4 hours

A day off these days means a day of hard work. This fortnight, I have to get in at least three 4 hour walks but I intend do fit in as many as I can. So, with Rufus comfortable on the back seat, we set off for Llyn y Fan Fach. It’s a long drive and we were bored by the time we reached the lanes leading to the car park. I hate driving along the single track roads but fortunately, we encountered nothing more than a couple of bold finches before we finally bounced and splashed our way down the track to the car park.

It didn’t take long to get set and head off and we weren’t bothered by the sheep, who scattered out of our way long before we reached them. One hid below the path but Rufus found her. She ran and in a display of self control Rufus just trotted back onto the path and ignored her.

By the time we reached the lake, the visibility had dropped and we were walking in the clouds. After a brief stop for stones and paddling, we set off along what looked like the right path up the side of the mountain. Although I was carrying 13kg today, it didn’t feel too bad. I guess the gym and other training I’m doing is paying off. As we climbed, the visibility dropped, but so did the temperature so the humidity we’d started in disappeared and it felt comfortable. There was a strong wind blowing over the lip of the drop down to the lake.

The climb was fairly constant – ideal for training – and continued until we reached the cairn at Picws Du. We stopped there for snacks and a rest before heading back down. Rufus was happy – we were heading back tot he lake and more paddling opportunities. On the way we passed a lone walker who remarked that we were fools to be on a mountain in these conditions and we both laughed. Later, we passed a group of Duke of Edinburgh award candidates, loaded down with all the gear and up for any challenge.

As we dropped down the clouds lifted and there was a hint of blue sky. At the lake, it was warm and clear and we spent 10 minutes or so splashing about. Then, with a promise to Rufus of a visit to the river, we walked down the track and back to the car.

After dropping the pack off, I took Rufus back up to the river and while he paddled and swam after the stones I threw him, I took some photos of the waterfalls. Tired, we called it a day and drove back down the track. At the end, where it becomes a road again, I was stopped by a farmer who asked if I would wait while her sheep were brought down the lane. To have gone on would have meant getting blocked and disturbing the sheep. So I waited, and we chatted. They were moving their sheep from pastures several miles away to the farm near the lake and this flock were new ewes and lambs, so they didn’t know where they were going. Once the sheep had passed, she thanked me and I drove on. Not 10 minutes later, I was stopped by another farmer, this time herding cows across the road. Again we waited a few minutes and then were able to carry on.

We were glad to get home, to eat and to finally be able to put our feet up. Rufus was flat out asleep on my lap as soon as I’d finished dinner and stayed there for a couple of hours, snoring, dreaming and then squirming to make himself more comfy.

Today we did 11km and climbed more than 600m in around 4 hours.

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Dave and Rufus’ lads week day 6 – The lake below the small mountain

Llyn y Fan Fach (the lake below the small mountain) is one of my favourite locations. It’s hard to find – I used to get lost when trying to drive to it because all the lanes around look the same. Even today, as I was driving towards the mountains, I wasn’t sure I was on the right road until I got to the rough track that leads to the little car park. Llyn y Fan Fawr, it’s companion lake just over the far ridge, is easier to drive to although the walk across rough moorland is a little tougher.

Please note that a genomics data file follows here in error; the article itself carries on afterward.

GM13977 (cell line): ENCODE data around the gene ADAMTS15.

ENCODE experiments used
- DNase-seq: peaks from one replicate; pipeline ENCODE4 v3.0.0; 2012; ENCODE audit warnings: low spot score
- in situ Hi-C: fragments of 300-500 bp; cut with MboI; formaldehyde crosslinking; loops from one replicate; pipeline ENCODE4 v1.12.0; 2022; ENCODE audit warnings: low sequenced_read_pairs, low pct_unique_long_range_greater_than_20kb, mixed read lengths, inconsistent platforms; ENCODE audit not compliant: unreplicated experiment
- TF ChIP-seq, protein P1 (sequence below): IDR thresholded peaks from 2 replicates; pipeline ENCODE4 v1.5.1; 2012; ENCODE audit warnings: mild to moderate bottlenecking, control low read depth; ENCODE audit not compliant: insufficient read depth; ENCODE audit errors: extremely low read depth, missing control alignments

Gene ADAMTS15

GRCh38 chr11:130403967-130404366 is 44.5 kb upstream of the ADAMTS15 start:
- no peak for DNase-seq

We left the car park at about 8.30 and headed up a rough track to a trout farm and beyond it to a dam and a small rescue shelter. It’s a long and steady slog up to the dam, uphill all the way with no respite. Great training. By the time I got to the shelter, Rufus had gone inside to have a look around so I made my way over tot he dam and waited for him. Water fascinates and calls to Rufus, so it was only a matter of moments before he joined me and we had a happy 10 minutes splashing about in the lake. Llyn y Fan Fach is a glacial lake cupped by the mountains of Bannau Sir Gaer. Rufus barking at my lack of stone throwing skills echoed around the mountains and for several minutes, there were many Rufuses all requiring a stone to be thrown.

The path up onto Bannau Sir Gaer starts from the lake, and climbs steadily until it reaches the high point of Picws Du. We set off and the many sheep in our way parted as we moved. Once again, Rufus showed no interest in them and lead the way. We came upon the first of a series of cairns built to indicate the path and lead walkers away from the treacherous edge which was crumbing in places.

It was a grey old day but I could see Foel Fawr, another of our regular hills, in the distance to the west. To the east, as we reached the top of Picws Du, was Fan Brecheiniog. But that wasn’t for today. Later in my training schedule, I’ll be doing the two lakes in one circular walk.

It was windy at the top, and threatening rain, so we turned around and made our way down to the lake again. The steady downhill path was most welcome and we were down in no time. There was many more echoing barks and stones thrown before we set off past the trout farm and back to the car park. There was time for a paddle int he river and a few photos of the wagtails before the rain set in, and we left for home.

Our route.

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I think we’ve been here before…

“It’s 4.30am – you do not need to go out right now, Rufus.”

“It’s 4.45am – you still don’t need to go out. When you’re home you don’t go out until 6.30am.”

“It’s 5am, Rufus. You can hold on for a bit.”

“It’s 5.10am. 5 minutes in the garden and then we go back to bed.”

There follows 5 minutes of snuffling, sniffing, exploring in the garden and three drops of wee. Three drops! Grrrr.